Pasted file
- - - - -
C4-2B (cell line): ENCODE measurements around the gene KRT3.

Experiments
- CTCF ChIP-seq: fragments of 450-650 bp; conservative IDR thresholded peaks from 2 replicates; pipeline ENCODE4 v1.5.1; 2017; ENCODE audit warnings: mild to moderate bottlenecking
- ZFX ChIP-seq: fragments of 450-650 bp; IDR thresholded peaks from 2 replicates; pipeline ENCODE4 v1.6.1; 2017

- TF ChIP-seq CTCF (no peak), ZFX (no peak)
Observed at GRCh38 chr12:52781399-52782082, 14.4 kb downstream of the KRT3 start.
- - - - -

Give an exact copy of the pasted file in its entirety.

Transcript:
C4-2B (cell line): ENCODE measurements around the gene KRT3.

Experiments
- CTCF ChIP-seq: fragments of 450-650 bp; conservative IDR thresholded peaks from 2 replicates; pipeline ENCODE4 v1.5.1; 2017; ENCODE audit warnings: mild to moderate bottlenecking
- ZFX ChIP-seq: fragments of 450-650 bp; IDR thresholded peaks from 2 replicates; pipeline ENCODE4 v1.6.1; 2017

- TF ChIP-seq CTCF (no peak), ZFX (no peak)
Observed at GRCh38 chr12:52781399-52782082, 14.4 kb downstream of the KRT3 start.